Last Sunday, Clifford Levy in the New York Times published a disturbing and eye-opening account of selective crackdowns by the Russian government against alleged pirates of Microsoft products who also happened to be vocal environmental activists. The day after the story's publication, Microsoft changed its policy, stating (as reported again by Mr. Levy) that it will now "provid[e] a blanket software license to advocacy groups and media outlets," so that there will be no question about whether certain computers are running licensed software or not. Though they will "be automatically covered by it, without having to apply," I'm wondering what exactly will qualify as an "advocacy group" or "media outlet," and how and when those determinations will be made -- e.g., before, or after, a seizure has occurred?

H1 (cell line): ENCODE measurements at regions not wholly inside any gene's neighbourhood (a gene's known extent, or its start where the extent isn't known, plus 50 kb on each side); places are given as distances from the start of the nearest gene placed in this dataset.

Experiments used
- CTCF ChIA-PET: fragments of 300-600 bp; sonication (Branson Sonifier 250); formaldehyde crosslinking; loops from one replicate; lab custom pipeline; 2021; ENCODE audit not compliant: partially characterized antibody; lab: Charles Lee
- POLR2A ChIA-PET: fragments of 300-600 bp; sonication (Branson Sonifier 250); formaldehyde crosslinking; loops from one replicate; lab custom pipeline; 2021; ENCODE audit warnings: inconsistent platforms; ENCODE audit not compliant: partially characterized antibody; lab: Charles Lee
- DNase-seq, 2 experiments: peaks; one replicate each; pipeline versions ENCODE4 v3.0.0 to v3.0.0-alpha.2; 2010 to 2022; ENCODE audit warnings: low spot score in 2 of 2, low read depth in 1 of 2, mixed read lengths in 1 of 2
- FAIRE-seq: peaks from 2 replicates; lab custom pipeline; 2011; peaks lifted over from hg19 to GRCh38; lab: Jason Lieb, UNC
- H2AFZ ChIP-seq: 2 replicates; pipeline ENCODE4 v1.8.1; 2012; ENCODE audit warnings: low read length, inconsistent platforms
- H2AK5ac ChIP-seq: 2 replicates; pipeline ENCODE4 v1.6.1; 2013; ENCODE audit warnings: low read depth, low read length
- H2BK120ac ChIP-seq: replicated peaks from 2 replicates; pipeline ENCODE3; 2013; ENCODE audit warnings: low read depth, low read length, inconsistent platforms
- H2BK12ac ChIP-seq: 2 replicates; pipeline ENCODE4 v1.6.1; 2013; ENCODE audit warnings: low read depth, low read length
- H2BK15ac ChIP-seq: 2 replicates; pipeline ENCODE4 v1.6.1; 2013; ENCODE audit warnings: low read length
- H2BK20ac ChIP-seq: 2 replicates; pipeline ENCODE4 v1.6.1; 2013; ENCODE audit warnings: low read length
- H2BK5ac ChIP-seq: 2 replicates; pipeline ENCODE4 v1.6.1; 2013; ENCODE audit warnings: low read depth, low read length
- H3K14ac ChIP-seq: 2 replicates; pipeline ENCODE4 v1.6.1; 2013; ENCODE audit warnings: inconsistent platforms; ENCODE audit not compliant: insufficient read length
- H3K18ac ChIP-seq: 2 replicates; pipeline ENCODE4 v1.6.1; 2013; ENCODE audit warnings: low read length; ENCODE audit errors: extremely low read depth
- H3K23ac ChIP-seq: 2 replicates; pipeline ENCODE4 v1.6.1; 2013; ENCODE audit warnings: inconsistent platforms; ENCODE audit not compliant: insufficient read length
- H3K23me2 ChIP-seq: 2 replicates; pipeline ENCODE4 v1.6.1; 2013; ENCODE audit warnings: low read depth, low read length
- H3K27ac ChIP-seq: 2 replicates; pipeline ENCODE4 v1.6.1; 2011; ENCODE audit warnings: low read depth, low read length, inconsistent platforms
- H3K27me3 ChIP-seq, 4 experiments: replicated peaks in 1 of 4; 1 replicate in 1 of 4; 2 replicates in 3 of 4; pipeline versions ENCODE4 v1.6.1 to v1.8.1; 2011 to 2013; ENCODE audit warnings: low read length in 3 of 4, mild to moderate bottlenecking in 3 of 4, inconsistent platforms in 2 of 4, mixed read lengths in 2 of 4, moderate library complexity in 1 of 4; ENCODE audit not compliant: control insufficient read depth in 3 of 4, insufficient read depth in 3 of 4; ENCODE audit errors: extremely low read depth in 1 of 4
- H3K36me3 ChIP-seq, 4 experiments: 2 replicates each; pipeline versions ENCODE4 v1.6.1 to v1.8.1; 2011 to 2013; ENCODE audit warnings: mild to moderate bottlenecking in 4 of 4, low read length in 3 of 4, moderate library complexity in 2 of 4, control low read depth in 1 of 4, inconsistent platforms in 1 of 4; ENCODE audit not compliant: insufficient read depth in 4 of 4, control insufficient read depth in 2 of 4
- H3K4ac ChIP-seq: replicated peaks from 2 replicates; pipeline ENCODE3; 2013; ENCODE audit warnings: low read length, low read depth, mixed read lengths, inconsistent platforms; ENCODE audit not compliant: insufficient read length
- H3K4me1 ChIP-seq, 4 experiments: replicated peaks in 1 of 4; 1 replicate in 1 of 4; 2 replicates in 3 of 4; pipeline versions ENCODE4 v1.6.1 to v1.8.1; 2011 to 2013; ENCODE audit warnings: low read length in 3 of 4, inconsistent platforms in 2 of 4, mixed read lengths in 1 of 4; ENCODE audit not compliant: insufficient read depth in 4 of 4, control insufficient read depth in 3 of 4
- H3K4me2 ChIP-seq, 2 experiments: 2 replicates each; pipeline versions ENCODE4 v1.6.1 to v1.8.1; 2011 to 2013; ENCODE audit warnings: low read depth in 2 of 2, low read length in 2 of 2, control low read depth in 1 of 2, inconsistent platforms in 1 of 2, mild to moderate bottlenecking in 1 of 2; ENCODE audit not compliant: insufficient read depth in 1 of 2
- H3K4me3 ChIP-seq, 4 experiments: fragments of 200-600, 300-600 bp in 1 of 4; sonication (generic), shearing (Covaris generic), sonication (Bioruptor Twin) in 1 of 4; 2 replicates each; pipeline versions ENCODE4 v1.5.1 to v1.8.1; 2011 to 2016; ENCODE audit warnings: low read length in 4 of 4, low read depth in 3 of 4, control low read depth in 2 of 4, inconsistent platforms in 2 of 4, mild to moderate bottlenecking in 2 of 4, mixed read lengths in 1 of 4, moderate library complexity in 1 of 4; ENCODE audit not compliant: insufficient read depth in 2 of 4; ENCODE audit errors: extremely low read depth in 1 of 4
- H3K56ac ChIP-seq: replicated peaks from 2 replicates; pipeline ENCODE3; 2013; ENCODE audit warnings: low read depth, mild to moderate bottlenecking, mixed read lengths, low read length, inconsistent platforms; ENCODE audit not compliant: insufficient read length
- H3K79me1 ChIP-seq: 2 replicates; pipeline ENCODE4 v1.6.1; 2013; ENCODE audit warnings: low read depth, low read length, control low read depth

This story seems particularly timely given that finalization of the Anti-Counterfeiting Trade Agreement (ACTA) is imminent. Even without ACTA, a government in search of a pretext has all the tools it needs to ransack or seize computers in the name of protecting foreign copyright holders. ACTA promises to provide a whole new legal infrastructure and justification for such tactics, in addition to the myriad concerns it raises simply if enforced in a non-corrupt, as-intended manner. Participation in ACTA is voluntary, and not tied to membership in the WTO, WIPO, G8, etc. As Canadian law professor Michael Geist points out, ACTA will effectively
export tougher enforcement measures -- often to countries where free speech is not a given -- without including the exceptions, due process, and balancing provisions. The recent Russian case highlights why this is such a dangerous and misguided approach that is apt to cause more problems than it solves.
As if ACTA weren't already objectionable enough, Mr. Levy's reporting demonstrates how governments may turn an invitation to help rightsholders into an opportunity to help themselves.
Nate Anderson, European Parliament passes anti-ACTA declaration